Finally security with perspective

Active basic income for artists and freelance journalists

Künzelsau, 30 September 2020 - What would a country be without its poets, thinkers, musicians, painters, actors, singers, dancers, journalists, publicists and filmmakers? They bring colour, joy, questions, feelings, inspiration and visions into our lives. Now, however, the Corona measures threaten the existence of countless solo self-employed people from the fields of art, culture and communication. Emergency government aid is completely inadequate, the future uncertain. Desperately the affected people are asking for a rescue parachute with a perspective. The 'Active Basic Income' wants to fulfil this wish. Such a 'basic income in return' can not only prevent the crisis from destroying livelihoods, but can also finally offer artists, cultural workers and independent media producers a solid long-term basis for living and working. The 'Gradido model' of the academy of the same name aims to provide the ideal breeding ground for creativity and the joy of creation and thus save an indispensable part of our society from decline.

According to a recent survey by the German Journalists' Association (DJV), around 50 percent of freelance journalists have suffered such considerable losses this year that they can no longer make a living. Every third freelancer in the writing guild is currently not receiving any contracts. Among photojournalists, one in two is without income. The current crisis has hit artists and cultural workers even harder. The majority of independent creative people have been without income for months. The well-known actor and dubbing artist Frank Röth emphatically describes the current situation: "The lockdown and the months of closure of theatres, stages and dubbing studios, the cancelled or indefinitely postponed shooting, the cancellation of events and festivals are a catastrophe for us and are tantamount to a professional ban".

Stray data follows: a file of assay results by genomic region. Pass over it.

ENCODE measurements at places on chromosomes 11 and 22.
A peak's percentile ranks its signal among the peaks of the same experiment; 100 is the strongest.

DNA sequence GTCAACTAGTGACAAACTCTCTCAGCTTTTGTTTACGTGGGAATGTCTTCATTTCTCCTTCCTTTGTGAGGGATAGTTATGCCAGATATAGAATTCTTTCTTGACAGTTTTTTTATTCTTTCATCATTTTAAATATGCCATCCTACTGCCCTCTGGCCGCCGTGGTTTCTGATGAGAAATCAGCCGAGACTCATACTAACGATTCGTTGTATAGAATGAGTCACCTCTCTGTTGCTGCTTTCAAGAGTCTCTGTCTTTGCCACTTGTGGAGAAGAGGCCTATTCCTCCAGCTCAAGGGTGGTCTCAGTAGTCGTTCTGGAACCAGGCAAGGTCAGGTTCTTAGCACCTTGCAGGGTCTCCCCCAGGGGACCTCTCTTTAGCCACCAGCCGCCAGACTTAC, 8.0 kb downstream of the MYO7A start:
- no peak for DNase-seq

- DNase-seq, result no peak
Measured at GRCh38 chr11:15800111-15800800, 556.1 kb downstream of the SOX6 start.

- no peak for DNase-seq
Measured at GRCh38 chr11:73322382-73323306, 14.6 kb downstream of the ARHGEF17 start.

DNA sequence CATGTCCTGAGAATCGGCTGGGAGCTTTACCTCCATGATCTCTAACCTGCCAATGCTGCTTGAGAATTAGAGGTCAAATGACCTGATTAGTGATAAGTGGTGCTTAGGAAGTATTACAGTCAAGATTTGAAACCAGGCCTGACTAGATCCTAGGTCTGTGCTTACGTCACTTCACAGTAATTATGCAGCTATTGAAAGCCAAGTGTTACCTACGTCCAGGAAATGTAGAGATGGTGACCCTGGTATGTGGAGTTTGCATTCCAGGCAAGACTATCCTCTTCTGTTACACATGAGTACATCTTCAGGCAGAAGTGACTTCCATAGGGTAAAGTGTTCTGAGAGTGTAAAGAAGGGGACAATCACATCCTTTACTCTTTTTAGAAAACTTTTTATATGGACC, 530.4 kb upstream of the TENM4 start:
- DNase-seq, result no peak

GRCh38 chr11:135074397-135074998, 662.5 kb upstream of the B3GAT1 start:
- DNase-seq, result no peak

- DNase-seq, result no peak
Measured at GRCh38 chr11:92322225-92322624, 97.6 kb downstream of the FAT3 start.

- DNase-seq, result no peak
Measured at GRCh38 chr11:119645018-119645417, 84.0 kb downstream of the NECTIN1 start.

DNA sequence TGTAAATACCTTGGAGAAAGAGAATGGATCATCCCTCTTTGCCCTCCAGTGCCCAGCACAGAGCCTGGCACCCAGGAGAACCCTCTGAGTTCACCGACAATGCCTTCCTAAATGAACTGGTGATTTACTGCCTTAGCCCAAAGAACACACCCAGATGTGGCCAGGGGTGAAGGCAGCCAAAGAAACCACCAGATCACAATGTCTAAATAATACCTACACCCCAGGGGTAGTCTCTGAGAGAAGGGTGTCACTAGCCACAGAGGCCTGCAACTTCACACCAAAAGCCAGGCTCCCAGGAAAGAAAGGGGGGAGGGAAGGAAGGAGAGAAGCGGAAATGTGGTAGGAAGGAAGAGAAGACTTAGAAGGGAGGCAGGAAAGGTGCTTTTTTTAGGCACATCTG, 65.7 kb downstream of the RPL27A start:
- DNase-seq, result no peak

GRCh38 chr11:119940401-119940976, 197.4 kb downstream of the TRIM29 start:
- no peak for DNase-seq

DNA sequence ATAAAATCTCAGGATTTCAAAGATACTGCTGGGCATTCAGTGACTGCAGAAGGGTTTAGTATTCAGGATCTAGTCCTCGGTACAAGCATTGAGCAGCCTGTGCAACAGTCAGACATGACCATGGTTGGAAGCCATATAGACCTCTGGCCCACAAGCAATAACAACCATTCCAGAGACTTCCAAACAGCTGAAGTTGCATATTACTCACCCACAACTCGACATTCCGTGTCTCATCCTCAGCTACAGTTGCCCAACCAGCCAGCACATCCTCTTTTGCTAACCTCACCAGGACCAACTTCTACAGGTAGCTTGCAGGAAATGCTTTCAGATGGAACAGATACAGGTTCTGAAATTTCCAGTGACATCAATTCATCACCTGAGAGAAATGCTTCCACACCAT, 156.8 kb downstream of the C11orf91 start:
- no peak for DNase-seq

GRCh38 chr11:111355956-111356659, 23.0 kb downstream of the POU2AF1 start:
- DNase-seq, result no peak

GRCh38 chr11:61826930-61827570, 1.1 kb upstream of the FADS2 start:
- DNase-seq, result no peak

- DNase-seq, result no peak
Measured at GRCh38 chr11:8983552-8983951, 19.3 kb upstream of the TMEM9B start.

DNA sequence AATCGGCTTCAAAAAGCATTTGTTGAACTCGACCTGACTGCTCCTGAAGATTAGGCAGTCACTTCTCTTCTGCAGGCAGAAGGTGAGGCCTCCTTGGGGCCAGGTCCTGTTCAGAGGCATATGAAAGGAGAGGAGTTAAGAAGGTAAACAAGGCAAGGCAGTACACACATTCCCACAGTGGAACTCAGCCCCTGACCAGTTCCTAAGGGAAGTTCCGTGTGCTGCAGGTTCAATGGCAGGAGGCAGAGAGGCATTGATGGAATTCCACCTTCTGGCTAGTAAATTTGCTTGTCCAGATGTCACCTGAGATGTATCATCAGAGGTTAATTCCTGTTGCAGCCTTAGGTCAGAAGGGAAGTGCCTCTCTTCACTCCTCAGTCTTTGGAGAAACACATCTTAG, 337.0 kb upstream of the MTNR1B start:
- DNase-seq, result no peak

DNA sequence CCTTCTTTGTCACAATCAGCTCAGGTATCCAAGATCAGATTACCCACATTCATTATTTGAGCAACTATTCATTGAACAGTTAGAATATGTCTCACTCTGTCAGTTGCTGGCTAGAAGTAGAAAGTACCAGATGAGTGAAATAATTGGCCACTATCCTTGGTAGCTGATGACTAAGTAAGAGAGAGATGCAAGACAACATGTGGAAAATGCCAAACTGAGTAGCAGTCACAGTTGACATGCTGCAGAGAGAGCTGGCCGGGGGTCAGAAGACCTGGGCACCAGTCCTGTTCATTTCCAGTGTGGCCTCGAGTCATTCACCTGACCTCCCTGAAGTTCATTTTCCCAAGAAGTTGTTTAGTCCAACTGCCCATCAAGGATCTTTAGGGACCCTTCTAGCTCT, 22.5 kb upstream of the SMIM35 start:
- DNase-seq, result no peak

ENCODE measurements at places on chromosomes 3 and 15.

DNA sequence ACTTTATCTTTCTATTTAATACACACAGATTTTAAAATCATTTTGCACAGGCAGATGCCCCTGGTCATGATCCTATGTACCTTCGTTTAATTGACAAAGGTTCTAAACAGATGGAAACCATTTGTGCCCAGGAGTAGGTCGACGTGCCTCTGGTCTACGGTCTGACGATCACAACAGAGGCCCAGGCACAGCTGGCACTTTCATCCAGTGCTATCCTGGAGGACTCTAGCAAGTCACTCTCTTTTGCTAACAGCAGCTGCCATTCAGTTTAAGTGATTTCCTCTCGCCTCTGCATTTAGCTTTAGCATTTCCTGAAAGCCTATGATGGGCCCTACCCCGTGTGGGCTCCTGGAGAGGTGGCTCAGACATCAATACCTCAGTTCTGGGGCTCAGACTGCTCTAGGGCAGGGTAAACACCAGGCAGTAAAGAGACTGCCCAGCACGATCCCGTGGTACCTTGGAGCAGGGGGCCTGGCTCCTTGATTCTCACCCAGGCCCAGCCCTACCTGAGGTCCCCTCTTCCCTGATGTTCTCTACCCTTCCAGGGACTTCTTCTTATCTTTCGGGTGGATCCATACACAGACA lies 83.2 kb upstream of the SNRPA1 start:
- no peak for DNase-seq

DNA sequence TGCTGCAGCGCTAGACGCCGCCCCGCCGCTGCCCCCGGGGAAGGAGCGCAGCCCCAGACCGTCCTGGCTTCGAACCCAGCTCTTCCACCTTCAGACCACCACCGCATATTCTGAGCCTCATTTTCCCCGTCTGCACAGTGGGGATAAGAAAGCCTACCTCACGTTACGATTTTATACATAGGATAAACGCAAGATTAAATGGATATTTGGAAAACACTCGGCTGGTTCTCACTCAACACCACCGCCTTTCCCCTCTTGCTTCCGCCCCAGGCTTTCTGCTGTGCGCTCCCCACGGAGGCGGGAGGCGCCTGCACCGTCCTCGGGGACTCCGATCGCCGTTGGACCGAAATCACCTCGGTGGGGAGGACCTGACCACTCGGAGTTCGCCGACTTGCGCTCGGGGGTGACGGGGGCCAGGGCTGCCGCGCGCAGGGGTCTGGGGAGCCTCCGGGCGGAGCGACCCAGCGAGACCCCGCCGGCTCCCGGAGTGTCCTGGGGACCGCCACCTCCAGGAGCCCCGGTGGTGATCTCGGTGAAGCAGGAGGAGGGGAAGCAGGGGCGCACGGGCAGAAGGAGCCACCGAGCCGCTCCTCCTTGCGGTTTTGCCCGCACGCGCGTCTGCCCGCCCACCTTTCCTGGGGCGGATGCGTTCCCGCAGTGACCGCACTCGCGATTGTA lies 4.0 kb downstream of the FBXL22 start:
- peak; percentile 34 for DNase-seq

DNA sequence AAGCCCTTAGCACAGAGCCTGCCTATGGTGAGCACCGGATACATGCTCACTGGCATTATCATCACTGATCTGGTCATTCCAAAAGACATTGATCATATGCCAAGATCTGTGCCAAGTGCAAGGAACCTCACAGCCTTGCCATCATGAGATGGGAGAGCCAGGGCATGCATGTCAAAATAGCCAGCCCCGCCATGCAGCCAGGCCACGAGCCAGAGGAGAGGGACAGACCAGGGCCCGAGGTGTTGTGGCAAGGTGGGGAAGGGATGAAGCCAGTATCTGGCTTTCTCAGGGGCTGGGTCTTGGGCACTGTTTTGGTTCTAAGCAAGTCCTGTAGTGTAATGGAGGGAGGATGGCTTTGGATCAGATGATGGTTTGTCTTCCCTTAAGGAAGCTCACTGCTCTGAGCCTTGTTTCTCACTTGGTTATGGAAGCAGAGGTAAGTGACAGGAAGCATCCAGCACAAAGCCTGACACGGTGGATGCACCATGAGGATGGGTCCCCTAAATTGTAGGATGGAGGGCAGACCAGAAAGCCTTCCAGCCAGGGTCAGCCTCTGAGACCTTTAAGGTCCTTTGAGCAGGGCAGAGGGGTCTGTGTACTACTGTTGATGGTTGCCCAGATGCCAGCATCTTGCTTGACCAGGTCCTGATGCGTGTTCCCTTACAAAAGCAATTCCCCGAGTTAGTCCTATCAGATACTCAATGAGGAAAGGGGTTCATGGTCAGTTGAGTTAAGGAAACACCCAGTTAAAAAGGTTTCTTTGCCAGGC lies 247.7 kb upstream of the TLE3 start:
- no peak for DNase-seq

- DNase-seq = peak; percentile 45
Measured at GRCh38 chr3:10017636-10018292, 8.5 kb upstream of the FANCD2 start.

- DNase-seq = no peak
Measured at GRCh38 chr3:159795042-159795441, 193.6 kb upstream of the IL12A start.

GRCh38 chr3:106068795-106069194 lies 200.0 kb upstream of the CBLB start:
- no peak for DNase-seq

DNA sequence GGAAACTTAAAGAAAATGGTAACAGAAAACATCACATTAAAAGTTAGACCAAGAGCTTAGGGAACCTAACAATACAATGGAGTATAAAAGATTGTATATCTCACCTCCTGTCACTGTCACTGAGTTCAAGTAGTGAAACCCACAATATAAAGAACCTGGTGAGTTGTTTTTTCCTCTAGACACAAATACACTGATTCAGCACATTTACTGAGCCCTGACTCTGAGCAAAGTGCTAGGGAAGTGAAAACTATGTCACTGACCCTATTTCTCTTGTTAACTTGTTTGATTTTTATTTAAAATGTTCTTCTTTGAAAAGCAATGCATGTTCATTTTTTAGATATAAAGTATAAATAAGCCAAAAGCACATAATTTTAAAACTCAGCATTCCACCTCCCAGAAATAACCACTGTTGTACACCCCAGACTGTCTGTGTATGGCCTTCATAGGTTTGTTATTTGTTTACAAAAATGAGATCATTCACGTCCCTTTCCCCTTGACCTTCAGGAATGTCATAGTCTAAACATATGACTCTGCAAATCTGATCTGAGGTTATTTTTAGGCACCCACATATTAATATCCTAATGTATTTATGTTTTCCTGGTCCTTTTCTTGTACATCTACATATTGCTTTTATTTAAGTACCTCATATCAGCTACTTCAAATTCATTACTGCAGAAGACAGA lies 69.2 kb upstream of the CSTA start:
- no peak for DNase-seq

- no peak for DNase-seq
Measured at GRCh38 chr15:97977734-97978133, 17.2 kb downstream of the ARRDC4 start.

State aid is not effective for the vast majority of those affected. However, very few of those involved in the cultural sector have financial reserves. Uncertainty is virtually part of everyday life. Actors often fall through all social security and labour law stitches. They may have operating expenses but no permanent business premises, are employed on a 'non-salaried' basis or pay their unemployment insurance contributions so irregularly due to their short-term commitments that they can almost never acquire a claim to their own benefits.

Even before Corona, many artists had been moving from engagement to engagement and had lived in 'precarious circumstances'. Nevertheless, the passion for creative work was always greater than the pursuit of financial security. But the lockdown and the resulting consequences are now leading to economic problems that only a few artists can shoulder on their own. The father of four, Röth (61), has already successfully mastered many a difficult phase in his career. But now a completely new problem threatens: "Many actors now belong to the 'risk group' because of their age. Consequently, their engagement for production companies is connected with ludicrous cancellation insurance premiums. As a result, roles for actors over 60 are simply removed from the screenplays or rewritten for younger characters.

Normal work is not in sight in the art and culture business with the tightened restrictions in view of the approaching winter. Emergency state aid is insufficient, and the future is therefore extremely uncertain, according to Röth: "Since the federal government obviously has no exit strategy, there is no prospect of when and whether a return to a self-determined (professional) everyday life will be possible again.

Active basic income creates a basis for living and working